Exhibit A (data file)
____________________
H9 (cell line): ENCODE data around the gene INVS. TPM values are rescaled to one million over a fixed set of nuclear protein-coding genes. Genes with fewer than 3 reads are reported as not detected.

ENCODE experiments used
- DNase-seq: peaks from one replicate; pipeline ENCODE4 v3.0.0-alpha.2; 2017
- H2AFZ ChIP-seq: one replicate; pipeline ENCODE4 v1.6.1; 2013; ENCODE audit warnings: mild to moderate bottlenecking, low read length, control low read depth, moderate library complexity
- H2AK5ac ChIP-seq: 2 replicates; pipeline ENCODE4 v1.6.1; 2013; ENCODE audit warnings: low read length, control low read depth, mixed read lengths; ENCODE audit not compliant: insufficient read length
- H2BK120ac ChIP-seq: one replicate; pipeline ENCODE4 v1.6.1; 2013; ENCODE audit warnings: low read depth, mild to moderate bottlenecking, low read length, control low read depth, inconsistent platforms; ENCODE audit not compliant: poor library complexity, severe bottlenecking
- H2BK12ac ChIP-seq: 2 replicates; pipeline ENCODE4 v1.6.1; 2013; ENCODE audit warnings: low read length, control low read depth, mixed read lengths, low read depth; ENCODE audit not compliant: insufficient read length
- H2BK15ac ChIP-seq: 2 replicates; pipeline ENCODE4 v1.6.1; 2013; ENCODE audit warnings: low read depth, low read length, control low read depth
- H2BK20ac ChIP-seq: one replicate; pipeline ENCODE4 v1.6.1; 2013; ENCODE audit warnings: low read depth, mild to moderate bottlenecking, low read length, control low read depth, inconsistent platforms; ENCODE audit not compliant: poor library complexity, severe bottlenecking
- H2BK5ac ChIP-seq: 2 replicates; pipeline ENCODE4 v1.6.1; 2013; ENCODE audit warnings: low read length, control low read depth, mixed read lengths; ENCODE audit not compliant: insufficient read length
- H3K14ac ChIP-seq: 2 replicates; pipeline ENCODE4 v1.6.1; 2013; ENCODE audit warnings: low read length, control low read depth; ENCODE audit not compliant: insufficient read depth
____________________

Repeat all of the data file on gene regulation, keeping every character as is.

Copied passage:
H9 (cell line): ENCODE data around the gene INVS. TPM values are rescaled to one million over a fixed set of nuclear protein-coding genes. Genes with fewer than 3 reads are reported as not detected.

ENCODE experiments used
- DNase-seq: peaks from one replicate; pipeline ENCODE4 v3.0.0-alpha.2; 2017
- H2AFZ ChIP-seq: one replicate; pipeline ENCODE4 v1.6.1; 2013; ENCODE audit warnings: mild to moderate bottlenecking, low read length, control low read depth, moderate library complexity
- H2AK5ac ChIP-seq: 2 replicates; pipeline ENCODE4 v1.6.1; 2013; ENCODE audit warnings: low read length, control low read depth, mixed read lengths; ENCODE audit not compliant: insufficient read length
- H2BK120ac ChIP-seq: one replicate; pipeline ENCODE4 v1.6.1; 2013; ENCODE audit warnings: low read depth, mild to moderate bottlenecking, low read length, control low read depth, inconsistent platforms; ENCODE audit not compliant: poor library complexity, severe bottlenecking
- H2BK12ac ChIP-seq: 2 replicates; pipeline ENCODE4 v1.6.1; 2013; ENCODE audit warnings: low read length, control low read depth, mixed read lengths, low read depth; ENCODE audit not compliant: insufficient read length
- H2BK15ac ChIP-seq: 2 replicates; pipeline ENCODE4 v1.6.1; 2013; ENCODE audit warnings: low read depth, low read length, control low read depth
- H2BK20ac ChIP-seq: one replicate; pipeline ENCODE4 v1.6.1; 2013; ENCODE audit warnings: low read depth, mild to moderate bottlenecking, low read length, control low read depth, inconsistent platforms; ENCODE audit not compliant: poor library complexity, severe bottlenecking
- H2BK5ac ChIP-seq: 2 replicates; pipeline ENCODE4 v1.6.1; 2013; ENCODE audit warnings: low read length, control low read depth, mixed read lengths; ENCODE audit not compliant: insufficient read length
- H3K14ac ChIP-seq: 2 replicates; pipeline ENCODE4 v1.6.1; 2013; ENCODE audit warnings: low read length, control low read depth; ENCODE audit not compliant: insufficient read depth